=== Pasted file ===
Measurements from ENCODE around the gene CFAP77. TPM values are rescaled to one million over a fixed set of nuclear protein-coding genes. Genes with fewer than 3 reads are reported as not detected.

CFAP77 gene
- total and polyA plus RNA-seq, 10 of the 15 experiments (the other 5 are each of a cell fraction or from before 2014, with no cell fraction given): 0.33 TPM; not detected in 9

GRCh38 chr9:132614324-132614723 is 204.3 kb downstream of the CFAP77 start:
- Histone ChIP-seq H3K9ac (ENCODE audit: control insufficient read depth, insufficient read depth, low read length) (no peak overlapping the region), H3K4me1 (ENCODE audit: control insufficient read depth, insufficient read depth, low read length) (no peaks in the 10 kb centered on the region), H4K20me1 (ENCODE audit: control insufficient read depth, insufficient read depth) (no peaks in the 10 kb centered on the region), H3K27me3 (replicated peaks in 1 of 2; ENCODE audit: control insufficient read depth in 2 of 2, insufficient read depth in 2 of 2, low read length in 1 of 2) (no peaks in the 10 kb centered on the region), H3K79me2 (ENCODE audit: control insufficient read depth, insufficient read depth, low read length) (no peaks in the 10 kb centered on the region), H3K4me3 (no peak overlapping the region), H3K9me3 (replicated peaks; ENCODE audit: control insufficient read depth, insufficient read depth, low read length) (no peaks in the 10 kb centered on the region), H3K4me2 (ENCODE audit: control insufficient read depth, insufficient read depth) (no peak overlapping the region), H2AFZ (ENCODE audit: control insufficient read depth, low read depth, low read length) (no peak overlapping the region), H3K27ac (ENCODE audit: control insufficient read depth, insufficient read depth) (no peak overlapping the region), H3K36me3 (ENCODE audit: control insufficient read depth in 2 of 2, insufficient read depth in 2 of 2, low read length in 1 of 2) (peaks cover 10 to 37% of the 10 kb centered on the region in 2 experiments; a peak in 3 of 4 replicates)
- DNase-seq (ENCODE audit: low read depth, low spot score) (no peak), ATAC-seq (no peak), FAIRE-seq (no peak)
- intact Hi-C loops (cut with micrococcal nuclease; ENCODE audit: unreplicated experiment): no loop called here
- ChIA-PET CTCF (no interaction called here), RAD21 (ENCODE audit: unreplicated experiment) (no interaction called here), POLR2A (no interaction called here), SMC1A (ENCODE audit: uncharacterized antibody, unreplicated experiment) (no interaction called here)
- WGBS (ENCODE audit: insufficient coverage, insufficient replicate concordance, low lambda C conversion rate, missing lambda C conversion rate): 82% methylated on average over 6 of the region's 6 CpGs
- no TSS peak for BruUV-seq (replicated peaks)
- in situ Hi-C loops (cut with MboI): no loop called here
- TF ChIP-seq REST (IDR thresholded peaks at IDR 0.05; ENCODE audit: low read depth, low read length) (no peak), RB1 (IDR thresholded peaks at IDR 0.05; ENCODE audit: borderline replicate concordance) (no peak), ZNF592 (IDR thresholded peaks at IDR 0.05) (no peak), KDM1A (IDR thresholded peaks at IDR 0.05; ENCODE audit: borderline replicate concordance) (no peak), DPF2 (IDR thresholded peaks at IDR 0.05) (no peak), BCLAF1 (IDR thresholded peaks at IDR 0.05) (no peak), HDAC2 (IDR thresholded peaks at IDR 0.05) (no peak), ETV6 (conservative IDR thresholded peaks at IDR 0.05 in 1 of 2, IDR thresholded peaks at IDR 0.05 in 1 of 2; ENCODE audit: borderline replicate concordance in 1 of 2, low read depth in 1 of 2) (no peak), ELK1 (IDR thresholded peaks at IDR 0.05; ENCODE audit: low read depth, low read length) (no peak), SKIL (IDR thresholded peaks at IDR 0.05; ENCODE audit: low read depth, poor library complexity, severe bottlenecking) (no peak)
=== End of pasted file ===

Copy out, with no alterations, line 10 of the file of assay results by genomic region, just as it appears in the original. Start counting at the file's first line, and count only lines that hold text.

- no TSS peak for BruUV-seq (replicated peaks)